Local quartet the Alphabetical Order (listen) sounds like it's having fun on its new album "I Am Magically Happening!" Not in a campy, over-the-top way, but in the way that it should sound when four people are making music that they are excited about. And the band should be excited about its full-length debut, an impressive collection of songs that looks fondly back at the '90s -- both locally and nationally -- without feeling like a mere tribute. Most songs have weird little twists and turns but manage to retain subtle pop charms. To celebrate the release of the new album, the band is selling it for $5 tonight at the Black Cat's backstage.

It's going to be hot and sweaty inside DC9 tonight, even if the recent heatwave is a thing of the past. We're not sure if Israeli garage punks Monotonix (listen) will light their drumset on fire -- it's probably a violation of some sort (our guess: fire code) -- but the band doesn't need fire to make its presence felt. If you like a band's live show to be filled with antics and general mayhem, this is a show for you. Openers TheDeathSet (listen) are one of Baltimore's premiere party bands, working things into a frenzy with punk guitars and an iPod rhythm section of samples and programmed beats. The blasts of energy come in 90-second bursts and you get a few seconds to catch your breath before the onslaught begins again in full.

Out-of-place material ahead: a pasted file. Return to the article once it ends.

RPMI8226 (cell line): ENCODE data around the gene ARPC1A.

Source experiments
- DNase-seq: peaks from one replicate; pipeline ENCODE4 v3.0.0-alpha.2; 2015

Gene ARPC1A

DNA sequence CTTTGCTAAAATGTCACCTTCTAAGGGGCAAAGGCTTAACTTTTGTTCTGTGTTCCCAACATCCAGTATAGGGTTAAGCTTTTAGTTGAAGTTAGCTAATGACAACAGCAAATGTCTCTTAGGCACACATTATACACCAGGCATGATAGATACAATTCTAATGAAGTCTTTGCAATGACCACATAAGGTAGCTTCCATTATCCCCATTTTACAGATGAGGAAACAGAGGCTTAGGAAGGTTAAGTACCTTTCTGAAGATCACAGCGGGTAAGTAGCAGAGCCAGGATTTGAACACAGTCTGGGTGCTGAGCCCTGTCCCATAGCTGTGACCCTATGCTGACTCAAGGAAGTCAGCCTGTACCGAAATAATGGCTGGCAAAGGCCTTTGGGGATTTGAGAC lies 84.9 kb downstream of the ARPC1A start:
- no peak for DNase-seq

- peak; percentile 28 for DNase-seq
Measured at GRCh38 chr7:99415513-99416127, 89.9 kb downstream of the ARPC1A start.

Tuesday, October 16
We understand why Germans love Oktoberfest: Endless giant mugs of beer, piles of bratwurst, drunken singing. We don't understand the country's love affair with David Hasselhoff, though, especially after seeing poorly dubbed episodes of "Baywatch" and hearing the Hoff's sketchy (and slightly predatory) single "Jump in My Car," in which the former Michael Knight tries to lure ladies into his sports car despite their protestations, and then kicks them to the curb when he finds out where they live. (The video, which features the Hoff sending up his "Baywatch" and "Knight Rider" characters, redeems the song somewhat.) Anyway, back to Oktoberfest and the Hoff. Rustico is bringing back its Don't Hassel the Hof Brau party, which honors Munich's famous Hofbrau Oktoberfest beer as well as David Hasselhoff and Halloween. The restaurant will give away cool Hofbrau mugs with every beer purchased, and guests are encouraged to come in costume. We. Can't. Wait.


© 2007 The Washington Post Company

Network News

X My Profile
View More Activity